When a pierced earlobe develops a hard lump that seems to be spreading and swelling, it is probably a keloid. This type of scar forms when the skin overcompensates during the healing process to produce excess scar tissue. When the skin is injured, cells called fibroblasts are activated to produce skin tissue (primarily collagen) to fill in the hole. Normally, the body signals when to stop the healing process. Sometimes, however, the signal malfunctions and collagen production continues, which causes the scar to thicken. Keloids most often form in people with darker skin. And, they can develop in response to practically any trauma to the skin. Steroid injections or compression may help control keloid growth. Generally, it does not help to have keloids surgically removed because they tend to recur after excision.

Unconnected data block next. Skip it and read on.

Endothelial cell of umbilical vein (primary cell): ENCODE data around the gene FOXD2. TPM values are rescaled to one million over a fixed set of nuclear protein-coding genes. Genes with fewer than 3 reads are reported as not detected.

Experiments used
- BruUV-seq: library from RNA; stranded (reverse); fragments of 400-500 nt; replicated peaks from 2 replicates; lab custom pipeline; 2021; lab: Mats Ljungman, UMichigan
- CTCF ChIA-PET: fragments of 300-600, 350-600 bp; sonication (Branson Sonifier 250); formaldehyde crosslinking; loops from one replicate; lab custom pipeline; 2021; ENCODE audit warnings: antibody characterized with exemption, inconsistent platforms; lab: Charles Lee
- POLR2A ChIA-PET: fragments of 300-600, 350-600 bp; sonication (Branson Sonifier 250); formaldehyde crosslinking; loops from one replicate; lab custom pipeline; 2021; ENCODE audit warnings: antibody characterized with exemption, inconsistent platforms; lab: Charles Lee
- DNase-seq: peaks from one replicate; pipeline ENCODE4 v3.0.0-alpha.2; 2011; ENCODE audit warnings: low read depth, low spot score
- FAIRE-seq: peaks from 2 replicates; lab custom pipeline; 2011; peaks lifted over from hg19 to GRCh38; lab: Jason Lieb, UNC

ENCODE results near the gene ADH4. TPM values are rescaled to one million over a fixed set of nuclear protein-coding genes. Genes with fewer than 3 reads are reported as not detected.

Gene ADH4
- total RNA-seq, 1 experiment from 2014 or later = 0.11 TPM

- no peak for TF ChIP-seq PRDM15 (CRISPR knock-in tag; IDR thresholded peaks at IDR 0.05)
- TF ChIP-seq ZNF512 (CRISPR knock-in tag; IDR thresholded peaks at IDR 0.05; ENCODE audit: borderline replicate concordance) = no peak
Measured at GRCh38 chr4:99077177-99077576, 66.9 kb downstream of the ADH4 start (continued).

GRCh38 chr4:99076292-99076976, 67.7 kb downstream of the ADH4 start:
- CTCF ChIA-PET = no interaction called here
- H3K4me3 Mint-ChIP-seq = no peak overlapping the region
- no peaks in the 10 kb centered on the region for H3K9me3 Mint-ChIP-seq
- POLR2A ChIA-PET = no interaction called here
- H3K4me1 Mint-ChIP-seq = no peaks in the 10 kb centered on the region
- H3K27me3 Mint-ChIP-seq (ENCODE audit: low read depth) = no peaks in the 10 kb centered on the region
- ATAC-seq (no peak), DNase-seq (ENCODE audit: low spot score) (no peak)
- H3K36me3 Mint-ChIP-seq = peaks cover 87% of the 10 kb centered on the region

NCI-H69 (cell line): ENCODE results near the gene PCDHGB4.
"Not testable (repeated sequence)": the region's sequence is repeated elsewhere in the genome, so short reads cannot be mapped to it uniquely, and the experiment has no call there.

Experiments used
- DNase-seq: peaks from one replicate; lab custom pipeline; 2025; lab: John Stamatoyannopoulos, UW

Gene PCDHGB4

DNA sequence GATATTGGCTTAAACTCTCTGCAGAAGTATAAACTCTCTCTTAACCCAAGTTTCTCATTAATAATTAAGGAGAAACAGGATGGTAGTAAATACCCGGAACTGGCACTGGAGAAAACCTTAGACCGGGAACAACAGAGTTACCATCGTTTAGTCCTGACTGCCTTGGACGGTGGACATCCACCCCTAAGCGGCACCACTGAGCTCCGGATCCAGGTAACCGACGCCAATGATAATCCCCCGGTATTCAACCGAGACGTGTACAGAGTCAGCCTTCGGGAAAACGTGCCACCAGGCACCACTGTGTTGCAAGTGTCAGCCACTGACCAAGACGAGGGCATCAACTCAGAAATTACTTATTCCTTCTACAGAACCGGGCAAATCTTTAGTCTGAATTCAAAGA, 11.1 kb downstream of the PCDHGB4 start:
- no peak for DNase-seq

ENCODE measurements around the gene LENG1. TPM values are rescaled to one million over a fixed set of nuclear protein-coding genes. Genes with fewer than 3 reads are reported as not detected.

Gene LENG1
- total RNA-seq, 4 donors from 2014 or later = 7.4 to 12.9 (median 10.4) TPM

If you are prone to making keloids when you scar, you should use extra care to avoid damage to your skin that can lead to scar production. One way to minimize keloids is to avail yourself of professional help sooner than later when your skin is in trouble; prompt care can make a difference.